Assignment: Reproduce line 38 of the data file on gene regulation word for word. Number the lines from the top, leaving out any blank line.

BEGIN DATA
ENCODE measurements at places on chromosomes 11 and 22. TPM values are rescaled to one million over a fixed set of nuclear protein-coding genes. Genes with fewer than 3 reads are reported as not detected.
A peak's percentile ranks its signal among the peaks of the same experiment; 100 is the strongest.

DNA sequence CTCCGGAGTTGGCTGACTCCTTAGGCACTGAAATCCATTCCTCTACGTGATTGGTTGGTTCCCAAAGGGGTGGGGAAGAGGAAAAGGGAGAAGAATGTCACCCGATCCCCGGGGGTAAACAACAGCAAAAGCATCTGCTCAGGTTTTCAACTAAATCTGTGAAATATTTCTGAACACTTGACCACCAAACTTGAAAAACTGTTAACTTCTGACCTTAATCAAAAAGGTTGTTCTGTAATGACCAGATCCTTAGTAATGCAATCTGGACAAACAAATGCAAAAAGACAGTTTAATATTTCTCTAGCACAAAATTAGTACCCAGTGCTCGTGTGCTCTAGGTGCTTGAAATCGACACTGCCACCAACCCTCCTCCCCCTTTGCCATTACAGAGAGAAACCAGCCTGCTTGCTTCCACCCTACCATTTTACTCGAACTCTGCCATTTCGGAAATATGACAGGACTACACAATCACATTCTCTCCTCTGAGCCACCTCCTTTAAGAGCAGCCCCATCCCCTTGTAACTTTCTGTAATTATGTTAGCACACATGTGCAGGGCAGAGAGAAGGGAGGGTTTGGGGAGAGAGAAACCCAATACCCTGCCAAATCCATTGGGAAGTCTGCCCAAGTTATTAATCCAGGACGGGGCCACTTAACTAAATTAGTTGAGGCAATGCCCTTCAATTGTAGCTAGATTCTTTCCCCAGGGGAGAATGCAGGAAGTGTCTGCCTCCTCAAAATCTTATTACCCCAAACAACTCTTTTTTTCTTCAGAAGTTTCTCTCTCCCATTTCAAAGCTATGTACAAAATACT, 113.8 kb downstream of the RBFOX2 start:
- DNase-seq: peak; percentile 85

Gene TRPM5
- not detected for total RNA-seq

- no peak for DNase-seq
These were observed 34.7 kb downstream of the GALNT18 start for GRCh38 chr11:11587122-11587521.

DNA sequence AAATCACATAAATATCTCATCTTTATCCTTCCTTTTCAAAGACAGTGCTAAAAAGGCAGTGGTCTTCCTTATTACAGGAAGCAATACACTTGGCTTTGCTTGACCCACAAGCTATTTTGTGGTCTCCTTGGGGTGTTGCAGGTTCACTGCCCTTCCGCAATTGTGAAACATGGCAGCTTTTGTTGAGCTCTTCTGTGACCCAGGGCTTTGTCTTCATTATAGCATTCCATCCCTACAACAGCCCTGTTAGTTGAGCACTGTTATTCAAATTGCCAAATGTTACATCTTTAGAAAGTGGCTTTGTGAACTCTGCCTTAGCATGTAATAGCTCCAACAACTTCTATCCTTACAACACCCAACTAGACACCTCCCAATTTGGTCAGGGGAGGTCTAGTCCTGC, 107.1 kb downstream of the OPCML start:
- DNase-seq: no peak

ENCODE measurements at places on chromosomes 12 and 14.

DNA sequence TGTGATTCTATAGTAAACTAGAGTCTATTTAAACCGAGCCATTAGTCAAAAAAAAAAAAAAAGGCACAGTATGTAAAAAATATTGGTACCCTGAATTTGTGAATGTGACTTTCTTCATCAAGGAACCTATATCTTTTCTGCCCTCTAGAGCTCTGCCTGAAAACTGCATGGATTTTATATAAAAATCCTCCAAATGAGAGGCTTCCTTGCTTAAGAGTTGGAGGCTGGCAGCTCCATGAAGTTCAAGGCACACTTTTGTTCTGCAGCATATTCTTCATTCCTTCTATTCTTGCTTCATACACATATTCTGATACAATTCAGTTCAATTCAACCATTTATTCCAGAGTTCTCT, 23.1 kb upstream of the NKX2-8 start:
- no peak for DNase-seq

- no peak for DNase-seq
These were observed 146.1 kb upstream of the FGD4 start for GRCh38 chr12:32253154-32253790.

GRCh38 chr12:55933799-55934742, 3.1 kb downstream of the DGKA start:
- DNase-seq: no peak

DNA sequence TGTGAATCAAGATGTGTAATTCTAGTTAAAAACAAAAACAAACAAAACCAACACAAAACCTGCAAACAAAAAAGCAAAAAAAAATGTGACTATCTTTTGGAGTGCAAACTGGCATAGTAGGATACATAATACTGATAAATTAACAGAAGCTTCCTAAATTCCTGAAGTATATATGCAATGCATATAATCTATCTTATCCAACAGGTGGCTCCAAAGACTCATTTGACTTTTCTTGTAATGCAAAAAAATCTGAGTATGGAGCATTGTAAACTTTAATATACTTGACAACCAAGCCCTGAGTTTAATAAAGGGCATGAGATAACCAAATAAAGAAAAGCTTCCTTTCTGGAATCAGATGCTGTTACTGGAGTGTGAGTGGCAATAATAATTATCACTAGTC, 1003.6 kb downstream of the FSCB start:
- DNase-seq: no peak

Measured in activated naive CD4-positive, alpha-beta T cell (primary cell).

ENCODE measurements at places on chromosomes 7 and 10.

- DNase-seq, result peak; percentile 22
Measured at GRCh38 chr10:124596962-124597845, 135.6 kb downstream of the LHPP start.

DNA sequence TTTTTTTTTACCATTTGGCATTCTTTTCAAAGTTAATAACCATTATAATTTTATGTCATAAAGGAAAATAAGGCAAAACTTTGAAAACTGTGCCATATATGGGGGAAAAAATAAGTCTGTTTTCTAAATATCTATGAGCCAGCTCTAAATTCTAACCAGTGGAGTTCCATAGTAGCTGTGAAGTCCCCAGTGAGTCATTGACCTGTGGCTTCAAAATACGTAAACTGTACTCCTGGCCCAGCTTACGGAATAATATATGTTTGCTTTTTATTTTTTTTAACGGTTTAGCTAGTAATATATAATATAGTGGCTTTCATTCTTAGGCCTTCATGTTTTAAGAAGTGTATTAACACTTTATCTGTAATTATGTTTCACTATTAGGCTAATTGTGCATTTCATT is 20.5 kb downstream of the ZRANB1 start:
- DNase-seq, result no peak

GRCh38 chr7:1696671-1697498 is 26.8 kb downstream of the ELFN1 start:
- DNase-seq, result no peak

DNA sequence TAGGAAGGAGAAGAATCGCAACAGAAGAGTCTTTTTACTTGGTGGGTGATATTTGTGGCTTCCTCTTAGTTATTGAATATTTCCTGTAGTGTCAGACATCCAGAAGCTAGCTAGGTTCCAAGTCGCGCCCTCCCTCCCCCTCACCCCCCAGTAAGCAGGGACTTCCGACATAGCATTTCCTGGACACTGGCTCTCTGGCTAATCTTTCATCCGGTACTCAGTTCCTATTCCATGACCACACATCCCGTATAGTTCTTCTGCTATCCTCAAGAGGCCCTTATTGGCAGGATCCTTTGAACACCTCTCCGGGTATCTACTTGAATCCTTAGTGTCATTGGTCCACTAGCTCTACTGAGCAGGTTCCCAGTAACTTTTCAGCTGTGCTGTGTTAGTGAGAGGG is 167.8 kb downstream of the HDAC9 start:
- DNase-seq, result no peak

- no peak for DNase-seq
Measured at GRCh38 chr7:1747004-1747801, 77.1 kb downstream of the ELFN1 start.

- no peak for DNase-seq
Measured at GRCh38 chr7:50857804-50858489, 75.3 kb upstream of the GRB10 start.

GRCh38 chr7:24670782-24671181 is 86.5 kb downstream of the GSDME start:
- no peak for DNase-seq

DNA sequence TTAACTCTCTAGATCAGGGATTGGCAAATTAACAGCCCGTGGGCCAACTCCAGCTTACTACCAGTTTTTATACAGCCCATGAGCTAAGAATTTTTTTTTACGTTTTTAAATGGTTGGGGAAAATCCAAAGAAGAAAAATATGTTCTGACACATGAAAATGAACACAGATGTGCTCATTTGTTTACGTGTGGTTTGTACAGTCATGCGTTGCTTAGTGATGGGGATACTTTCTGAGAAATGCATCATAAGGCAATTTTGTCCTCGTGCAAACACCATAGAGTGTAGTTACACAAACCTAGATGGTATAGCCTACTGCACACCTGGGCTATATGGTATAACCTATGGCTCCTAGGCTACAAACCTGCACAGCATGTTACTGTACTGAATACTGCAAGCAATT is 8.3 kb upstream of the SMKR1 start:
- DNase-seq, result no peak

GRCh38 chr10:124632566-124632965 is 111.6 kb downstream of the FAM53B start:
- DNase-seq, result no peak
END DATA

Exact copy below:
GRCh38 chr10:124632566-124632965 is 111.6 kb downstream of the FAM53B start: